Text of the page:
One of the very best things, maybe the best thing in doing what I do, is meeting new people. Over the past two years i've met clients from Switzerland (a lot!), Norway, Sweden, Denmark, USA, Canada, France, Germany, Spain, Italy, Australia, Portugal, Poland and even India. Many become friends.
But I also meet others on the periphery of what I do. My friend Vlad Donkov is no exception to this. A Bulgarian photographer with a passion for the snow (he should have been born in the north I think!), Vlad ventures to Greenland and the Arctic Circle each year.
Last year, he got in touch with me and after a few emails, he suggested I come out to Lofoten with him this winter time. He wanted me to come for longer than the 8 days I was free. It was an amazing experience. Not just the landscapes, but the people that I met there - kind, open, warm. I now feel I have some friends to go back and see. Surely this is one of the best things that something like a passion for photography can bring you?
So tonight I was speaking to one of my new Norwegian friends about Mørketid - the 'dark time' they have in the far north. Checking the Photographer's Ephemeris tonight I see that Mørketid commences on December the 11th and continues until January the 4th. It is the time when the sun does not rise above the horizon and is considered a special time. My Norwegian friend says she does not miss the light during this time as there are lots of celebrations and something 'timeless' about the experience of being there.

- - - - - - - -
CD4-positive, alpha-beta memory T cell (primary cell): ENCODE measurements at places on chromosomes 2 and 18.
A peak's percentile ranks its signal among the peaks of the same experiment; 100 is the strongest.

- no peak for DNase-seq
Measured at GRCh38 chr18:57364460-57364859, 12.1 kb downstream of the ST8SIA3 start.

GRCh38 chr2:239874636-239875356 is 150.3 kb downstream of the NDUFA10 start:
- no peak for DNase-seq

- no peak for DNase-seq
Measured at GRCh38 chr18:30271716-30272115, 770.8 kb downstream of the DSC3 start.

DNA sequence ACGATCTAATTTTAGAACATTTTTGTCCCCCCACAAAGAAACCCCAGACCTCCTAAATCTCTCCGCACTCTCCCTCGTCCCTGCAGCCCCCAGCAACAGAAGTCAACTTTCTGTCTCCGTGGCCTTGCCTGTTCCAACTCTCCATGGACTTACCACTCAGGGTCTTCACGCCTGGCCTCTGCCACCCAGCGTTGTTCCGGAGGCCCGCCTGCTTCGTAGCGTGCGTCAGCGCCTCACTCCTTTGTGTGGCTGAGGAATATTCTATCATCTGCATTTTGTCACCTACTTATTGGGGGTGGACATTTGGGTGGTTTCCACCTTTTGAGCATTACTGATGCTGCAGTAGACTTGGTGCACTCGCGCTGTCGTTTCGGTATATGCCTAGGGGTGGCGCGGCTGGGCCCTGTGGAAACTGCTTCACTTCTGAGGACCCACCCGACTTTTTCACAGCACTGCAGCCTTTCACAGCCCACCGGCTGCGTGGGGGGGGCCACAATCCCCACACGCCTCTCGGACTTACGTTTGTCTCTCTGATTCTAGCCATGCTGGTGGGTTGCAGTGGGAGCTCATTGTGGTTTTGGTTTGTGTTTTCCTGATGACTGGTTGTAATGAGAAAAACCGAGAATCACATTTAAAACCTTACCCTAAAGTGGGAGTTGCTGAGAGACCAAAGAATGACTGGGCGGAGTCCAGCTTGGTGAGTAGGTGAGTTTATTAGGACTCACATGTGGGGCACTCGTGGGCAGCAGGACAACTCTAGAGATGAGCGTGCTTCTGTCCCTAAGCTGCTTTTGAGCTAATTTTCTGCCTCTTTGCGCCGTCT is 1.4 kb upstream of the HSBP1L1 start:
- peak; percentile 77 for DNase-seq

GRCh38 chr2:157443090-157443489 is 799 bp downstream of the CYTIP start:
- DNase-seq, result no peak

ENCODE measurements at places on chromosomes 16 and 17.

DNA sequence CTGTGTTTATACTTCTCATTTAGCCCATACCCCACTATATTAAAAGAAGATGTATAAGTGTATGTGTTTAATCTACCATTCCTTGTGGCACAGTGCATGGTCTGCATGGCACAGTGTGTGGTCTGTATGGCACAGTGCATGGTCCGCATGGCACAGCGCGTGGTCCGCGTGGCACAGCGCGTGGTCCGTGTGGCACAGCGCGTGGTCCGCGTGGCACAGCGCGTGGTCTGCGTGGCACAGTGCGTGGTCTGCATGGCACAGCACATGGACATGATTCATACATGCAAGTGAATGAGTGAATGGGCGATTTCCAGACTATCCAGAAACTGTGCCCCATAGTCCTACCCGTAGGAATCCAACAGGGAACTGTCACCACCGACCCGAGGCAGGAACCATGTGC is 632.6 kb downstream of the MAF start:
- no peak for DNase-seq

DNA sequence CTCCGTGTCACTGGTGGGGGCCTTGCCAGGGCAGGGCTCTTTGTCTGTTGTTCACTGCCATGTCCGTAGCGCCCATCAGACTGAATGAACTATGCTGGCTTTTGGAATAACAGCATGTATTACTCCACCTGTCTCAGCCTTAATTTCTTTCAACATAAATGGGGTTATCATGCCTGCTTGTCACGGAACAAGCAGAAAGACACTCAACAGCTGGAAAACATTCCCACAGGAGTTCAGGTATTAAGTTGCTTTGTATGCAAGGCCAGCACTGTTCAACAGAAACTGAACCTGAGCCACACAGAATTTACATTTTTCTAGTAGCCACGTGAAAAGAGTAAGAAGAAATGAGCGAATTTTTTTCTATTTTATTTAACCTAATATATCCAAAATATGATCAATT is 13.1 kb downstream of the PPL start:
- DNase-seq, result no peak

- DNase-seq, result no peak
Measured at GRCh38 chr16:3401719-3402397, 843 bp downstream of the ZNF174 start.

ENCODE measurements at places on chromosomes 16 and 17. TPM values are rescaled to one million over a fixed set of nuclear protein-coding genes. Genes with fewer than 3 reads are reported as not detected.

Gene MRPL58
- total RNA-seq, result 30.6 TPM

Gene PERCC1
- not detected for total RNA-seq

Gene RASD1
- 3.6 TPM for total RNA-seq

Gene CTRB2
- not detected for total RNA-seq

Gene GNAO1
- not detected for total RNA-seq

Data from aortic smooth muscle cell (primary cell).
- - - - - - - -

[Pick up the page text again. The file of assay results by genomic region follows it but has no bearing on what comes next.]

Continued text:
So I've been invited, and I've decided I should go (it doesn't take much to twist my arm). Maybe the elusive Aurora will make an appearance, but there is much to shoot, even in perpetual darkness. Long exposures turn darkness to day.
I think this is worth exploring. I've been told there are faint colours on the horizon, plus, the chance to shoot long exposures of the region should prove interesting. When the light does arrive back, twilight starts at 9am and finishes at 11am, sunset at 11 and sunset at 1pm, when twilight commences until 3pm. That's the most perfect day for a photographer who loves to shoot the golden hours and its periphery light.
Now, I've been thinking of suitable music for a podcast on Norway, and since I'm a fan of Maria Kalaniemi, who plays very emotive Scandinavian accordion music, I thought I'd ask her for permission to use a track of hers titled 'Nautilus', but I wasn't aware that she is Finnish. I thought she was Norweigan. So back to the drawing board on that one!
Still, it gives me a nice introduction to her music for you. I know, Accordion music isn't everyone's taste, but I feel there's a deep soul in what she plays.... particularly the last piece in this video. And as I keep saying, inspiration comes in many forms. Just because we're photographers, doesn't just mean we should draw our inspiration from other photographers work. There is a whole world out there and I get inspired by beautiful music as much as I do from the visual world.